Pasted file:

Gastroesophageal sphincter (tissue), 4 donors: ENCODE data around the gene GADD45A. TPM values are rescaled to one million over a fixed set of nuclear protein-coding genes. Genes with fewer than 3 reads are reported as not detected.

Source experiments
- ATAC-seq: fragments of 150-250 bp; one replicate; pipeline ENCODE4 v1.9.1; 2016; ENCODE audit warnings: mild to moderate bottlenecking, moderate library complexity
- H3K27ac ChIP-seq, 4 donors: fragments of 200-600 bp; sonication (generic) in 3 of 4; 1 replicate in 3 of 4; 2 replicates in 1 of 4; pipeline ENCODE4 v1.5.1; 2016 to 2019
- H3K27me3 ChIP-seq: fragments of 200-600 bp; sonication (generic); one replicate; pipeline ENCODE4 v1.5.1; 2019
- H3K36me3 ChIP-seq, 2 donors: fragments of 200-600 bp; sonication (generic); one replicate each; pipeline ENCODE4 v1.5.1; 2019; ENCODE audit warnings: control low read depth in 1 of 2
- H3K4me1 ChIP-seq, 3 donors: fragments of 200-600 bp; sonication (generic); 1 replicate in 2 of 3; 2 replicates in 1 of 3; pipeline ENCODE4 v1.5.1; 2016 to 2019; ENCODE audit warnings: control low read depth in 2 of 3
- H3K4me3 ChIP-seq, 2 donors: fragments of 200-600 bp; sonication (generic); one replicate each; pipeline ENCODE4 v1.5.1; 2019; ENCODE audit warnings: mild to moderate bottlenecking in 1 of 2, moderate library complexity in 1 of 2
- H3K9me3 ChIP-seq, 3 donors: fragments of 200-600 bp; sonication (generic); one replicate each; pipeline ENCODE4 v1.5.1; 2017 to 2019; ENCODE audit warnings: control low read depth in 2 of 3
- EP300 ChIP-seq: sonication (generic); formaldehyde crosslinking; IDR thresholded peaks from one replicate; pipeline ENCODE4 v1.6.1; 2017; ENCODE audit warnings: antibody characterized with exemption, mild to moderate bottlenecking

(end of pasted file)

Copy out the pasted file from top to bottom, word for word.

Gastroesophageal sphincter (tissue), 4 donors: ENCODE data around the gene GADD45A. TPM values are rescaled to one million over a fixed set of nuclear protein-coding genes. Genes with fewer than 3 reads are reported as not detected.

Source experiments
- ATAC-seq: fragments of 150-250 bp; one replicate; pipeline ENCODE4 v1.9.1; 2016; ENCODE audit warnings: mild to moderate bottlenecking, moderate library complexity
- H3K27ac ChIP-seq, 4 donors: fragments of 200-600 bp; sonication (generic) in 3 of 4; 1 replicate in 3 of 4; 2 replicates in 1 of 4; pipeline ENCODE4 v1.5.1; 2016 to 2019
- H3K27me3 ChIP-seq: fragments of 200-600 bp; sonication (generic); one replicate; pipeline ENCODE4 v1.5.1; 2019
- H3K36me3 ChIP-seq, 2 donors: fragments of 200-600 bp; sonication (generic); one replicate each; pipeline ENCODE4 v1.5.1; 2019; ENCODE audit warnings: control low read depth in 1 of 2
- H3K4me1 ChIP-seq, 3 donors: fragments of 200-600 bp; sonication (generic); 1 replicate in 2 of 3; 2 replicates in 1 of 3; pipeline ENCODE4 v1.5.1; 2016 to 2019; ENCODE audit warnings: control low read depth in 2 of 3
- H3K4me3 ChIP-seq, 2 donors: fragments of 200-600 bp; sonication (generic); one replicate each; pipeline ENCODE4 v1.5.1; 2019; ENCODE audit warnings: mild to moderate bottlenecking in 1 of 2, moderate library complexity in 1 of 2
- H3K9me3 ChIP-seq, 3 donors: fragments of 200-600 bp; sonication (generic); one replicate each; pipeline ENCODE4 v1.5.1; 2017 to 2019; ENCODE audit warnings: control low read depth in 2 of 3
- EP300 ChIP-seq: sonication (generic); formaldehyde crosslinking; IDR thresholded peaks from one replicate; pipeline ENCODE4 v1.6.1; 2017; ENCODE audit warnings: antibody characterized with exemption, mild to moderate bottlenecking